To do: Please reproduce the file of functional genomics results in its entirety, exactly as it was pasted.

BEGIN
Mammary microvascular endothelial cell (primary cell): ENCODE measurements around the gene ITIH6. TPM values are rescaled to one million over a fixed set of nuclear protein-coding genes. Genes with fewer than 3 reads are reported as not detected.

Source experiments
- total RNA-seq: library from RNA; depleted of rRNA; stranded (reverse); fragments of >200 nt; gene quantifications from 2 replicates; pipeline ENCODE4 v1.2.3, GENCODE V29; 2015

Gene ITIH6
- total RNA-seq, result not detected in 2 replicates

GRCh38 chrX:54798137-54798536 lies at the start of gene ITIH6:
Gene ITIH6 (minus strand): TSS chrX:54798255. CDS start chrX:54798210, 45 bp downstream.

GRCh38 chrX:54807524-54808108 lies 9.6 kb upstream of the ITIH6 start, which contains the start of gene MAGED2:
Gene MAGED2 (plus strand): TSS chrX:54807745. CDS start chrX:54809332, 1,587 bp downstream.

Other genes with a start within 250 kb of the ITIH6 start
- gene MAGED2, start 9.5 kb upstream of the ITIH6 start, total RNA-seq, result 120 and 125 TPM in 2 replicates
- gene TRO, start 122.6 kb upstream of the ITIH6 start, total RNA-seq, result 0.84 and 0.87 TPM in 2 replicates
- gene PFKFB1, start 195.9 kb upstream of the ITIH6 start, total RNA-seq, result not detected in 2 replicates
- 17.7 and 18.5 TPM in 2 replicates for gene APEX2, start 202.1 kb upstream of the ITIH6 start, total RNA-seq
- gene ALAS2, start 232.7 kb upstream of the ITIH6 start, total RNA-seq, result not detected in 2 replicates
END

Mammary microvascular endothelial cell (primary cell): ENCODE measurements around the gene ITIH6. TPM values are rescaled to one million over a fixed set of nuclear protein-coding genes. Genes with fewer than 3 reads are reported as not detected.

Source experiments
- total RNA-seq: library from RNA; depleted of rRNA; stranded (reverse); fragments of >200 nt; gene quantifications from 2 replicates; pipeline ENCODE4 v1.2.3, GENCODE V29; 2015

Gene ITIH6
- total RNA-seq, result not detected in 2 replicates

GRCh38 chrX:54798137-54798536 lies at the start of gene ITIH6:
Gene ITIH6 (minus strand): TSS chrX:54798255. CDS start chrX:54798210, 45 bp downstream.

GRCh38 chrX:54807524-54808108 lies 9.6 kb upstream of the ITIH6 start, which contains the start of gene MAGED2:
Gene MAGED2 (plus strand): TSS chrX:54807745. CDS start chrX:54809332, 1,587 bp downstream.

Other genes with a start within 250 kb of the ITIH6 start
- gene MAGED2, start 9.5 kb upstream of the ITIH6 start, total RNA-seq, result 120 and 125 TPM in 2 replicates
- gene TRO, start 122.6 kb upstream of the ITIH6 start, total RNA-seq, result 0.84 and 0.87 TPM in 2 replicates
- gene PFKFB1, start 195.9 kb upstream of the ITIH6 start, total RNA-seq, result not detected in 2 replicates
- 17.7 and 18.5 TPM in 2 replicates for gene APEX2, start 202.1 kb upstream of the ITIH6 start, total RNA-seq
- gene ALAS2, start 232.7 kb upstream of the ITIH6 start, total RNA-seq, result not detected in 2 replicates